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How to Recognize a High-Functioning Alcoholic?

by | Last updated Feb 11, 2021 at 5:51PM | Published on Oct 7, 2020 | Alcohol Addiction, Drug Addiction

How to Recognize a High-Functioning Alcoholic

We all think about an alcoholic whose life is falling apart because of their addiction. Although it’s challenging to pinpoint accuracy, according to the National Institute on Alcohol Abuse and Alcoholism (NIAAA), consider 32% of alcoholics are functional or highly-functional alcoholics. But, how do you recognize a high-functioning alcoholic if they don’t fit the same criteria we have of alcoholics?

What is a High-Functioning Alcoholic?

Alcoholism affects people differently. Some people can function well in their daily lives while struggling with alcohol use disorder. They’re informally referred to as “high-functioning alcoholics.” Although they’re varying extents of this subtype of alcoholism, these are individuals that can maintain relationships, physical health, and other responsibilities like school or work. 

Unfortunately, there’s little research on those struggling with this type of disease. Because most high-functioning alcoholics don’t seek treatment, functional alcoholics may seem perfectly “normal” to others and usually appear to have a higher tolerance for alcohol.

Unlike drugs, alcohol is a widely accepted substance in society. Practices like heavy drinking and binge drinking, as well as blackout episodes, often seem normal. Instead of being seen as alcoholics or addicts, they are seen as “party people” or “fun people.”

In Denial?

Denial is pervasive in alcoholics, and it can be more pronounced among high-functioning alcoholics. Because they’re not facing any relationship, health, or job issues, nor any substance-related criminal entanglements, they find it easier to deny they have a problem with alcohol. 

But, denial is a tremendous barrier to anyone struggling with alcohol abuse. People who are in denial often lie about their alcohol use, underestimate their drinking habits, and fail to admit the real impact it plays in their lives. 

On occasions, when confronted with an unavoidable reality like a DUI or liver disease, someone might recognize their drinking problem. But for others, despite being faced with these realities, they’ll still embrace denial. Regardless, admitting to being powerless over alcohol is one of the first steps in Alcoholics Anonymous to start recovery. 

Could It Be High Tolerance?

Because everyone’s body and alcohol tolerance is different, some people argue that high-functioning alcoholics merely have a high tolerance for alcohol. However, tolerance develops when the brain adapts to alcohol’s disruptive actions on your mental health and physical functioning.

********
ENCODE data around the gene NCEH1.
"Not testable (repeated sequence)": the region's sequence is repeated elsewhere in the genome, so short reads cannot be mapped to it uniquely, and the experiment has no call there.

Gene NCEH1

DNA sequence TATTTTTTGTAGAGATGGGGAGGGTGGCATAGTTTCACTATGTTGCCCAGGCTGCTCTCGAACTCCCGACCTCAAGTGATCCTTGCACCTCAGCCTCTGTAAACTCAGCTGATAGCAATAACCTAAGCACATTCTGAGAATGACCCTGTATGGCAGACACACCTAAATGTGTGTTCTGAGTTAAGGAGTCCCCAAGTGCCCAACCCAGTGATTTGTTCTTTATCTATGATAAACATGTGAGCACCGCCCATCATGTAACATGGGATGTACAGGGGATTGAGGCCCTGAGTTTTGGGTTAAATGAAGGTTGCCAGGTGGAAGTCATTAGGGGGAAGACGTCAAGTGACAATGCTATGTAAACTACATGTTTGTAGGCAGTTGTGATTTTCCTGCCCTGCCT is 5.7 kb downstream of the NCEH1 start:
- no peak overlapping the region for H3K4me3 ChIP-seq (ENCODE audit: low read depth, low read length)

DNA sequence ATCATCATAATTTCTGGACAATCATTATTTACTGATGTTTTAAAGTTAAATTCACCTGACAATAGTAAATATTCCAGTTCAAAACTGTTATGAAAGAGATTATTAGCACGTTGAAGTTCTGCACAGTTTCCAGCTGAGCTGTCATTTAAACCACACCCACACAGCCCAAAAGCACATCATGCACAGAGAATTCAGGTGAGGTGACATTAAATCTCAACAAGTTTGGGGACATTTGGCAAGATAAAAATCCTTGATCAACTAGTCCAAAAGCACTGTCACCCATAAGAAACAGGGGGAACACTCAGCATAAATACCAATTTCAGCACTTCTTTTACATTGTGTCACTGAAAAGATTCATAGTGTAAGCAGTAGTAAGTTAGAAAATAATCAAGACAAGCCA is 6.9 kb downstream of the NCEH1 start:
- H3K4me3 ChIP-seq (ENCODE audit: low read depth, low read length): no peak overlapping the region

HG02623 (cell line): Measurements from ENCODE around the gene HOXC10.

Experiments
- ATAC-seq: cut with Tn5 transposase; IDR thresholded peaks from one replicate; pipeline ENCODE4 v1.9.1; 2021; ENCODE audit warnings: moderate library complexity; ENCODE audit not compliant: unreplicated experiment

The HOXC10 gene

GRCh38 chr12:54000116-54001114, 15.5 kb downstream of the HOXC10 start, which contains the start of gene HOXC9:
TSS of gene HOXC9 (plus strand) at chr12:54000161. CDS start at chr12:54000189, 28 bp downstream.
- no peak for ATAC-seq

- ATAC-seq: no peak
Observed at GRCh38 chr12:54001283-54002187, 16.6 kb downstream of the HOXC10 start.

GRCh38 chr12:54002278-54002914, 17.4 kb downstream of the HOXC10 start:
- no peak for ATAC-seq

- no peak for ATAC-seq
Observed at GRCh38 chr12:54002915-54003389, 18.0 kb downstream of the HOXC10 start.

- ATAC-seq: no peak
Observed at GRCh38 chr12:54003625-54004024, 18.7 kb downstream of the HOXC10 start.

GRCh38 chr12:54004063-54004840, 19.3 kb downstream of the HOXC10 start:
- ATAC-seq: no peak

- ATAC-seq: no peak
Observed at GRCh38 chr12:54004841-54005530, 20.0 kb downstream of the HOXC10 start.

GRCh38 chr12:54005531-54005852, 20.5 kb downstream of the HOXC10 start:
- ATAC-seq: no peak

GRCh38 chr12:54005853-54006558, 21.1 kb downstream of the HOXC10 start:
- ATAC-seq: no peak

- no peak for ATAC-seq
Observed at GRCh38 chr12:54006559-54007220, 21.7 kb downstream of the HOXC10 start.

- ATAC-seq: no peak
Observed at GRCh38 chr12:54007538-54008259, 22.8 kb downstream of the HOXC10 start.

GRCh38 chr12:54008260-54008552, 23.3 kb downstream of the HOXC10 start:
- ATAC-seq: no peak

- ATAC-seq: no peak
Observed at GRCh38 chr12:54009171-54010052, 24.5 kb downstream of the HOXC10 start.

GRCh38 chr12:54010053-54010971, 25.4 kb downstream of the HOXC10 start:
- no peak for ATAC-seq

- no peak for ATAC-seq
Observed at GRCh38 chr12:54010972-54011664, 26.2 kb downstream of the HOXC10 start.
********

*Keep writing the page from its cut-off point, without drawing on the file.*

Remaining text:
Someone with low tolerance can become intoxicated after a few drinks, whereas someone with high tolerance needs more drinks to experience the same feeling. Tolerance can be affected by factors like:

  • The amount and speed at which someone consumes alcohol
  • Genetics
  • Gender
  • Body size and composition
  • Ethnicity 

Tolerance is a risk factor in developing alcohol addiction because people need to increase their drink to experience the same alcohol effects continuously. When someone creates a high tolerance for alcohol, they might need the substance to function normally at work, school, or daily life. 

Signs to Recognize a High-Functioning Alcoholic

How to Recognize a High-Functioning Alcoholic

It can be challenging to recognize a high-functioning alcoholic, mainly because everything else in their lives seems to be perfect. However, you can start by looking at their drinking behaviors. For women, heavy drinking means having more than three drinks a day or seven drinks a week. For men, the number is four drinks per day or 14 drinks a week. 

Other signs that point to alcohol use disorder (AUD) include:

  • Drinking more alcohol than intended initially without noticing
  • Being unable to cut down alcohol intake
  • Cravings or intense urges to drink alcohol
  • Joking about your problems with alcohol or alcoholism
  • Denying drinking, hide alcohol, or getting angry when confronted about drinking
  • Needing alcohol to feel confident, relax, or function at your best
  • Using alcohol in situations that it might be hazardous to do so
Common Withdrawal Symptoms

Do High-Functioning Alcoholics Experience Withdrawal?

Even if someone checks all the warning signs boxes for alcoholism, it doesn’t mean they have an alcohol problem. For someone to fully struggle with alcoholism, they must experience withdrawal symptoms whenever they stop drinking. Even non-alcoholics can experience alcohol withdrawal if they drink heavily on one occasion.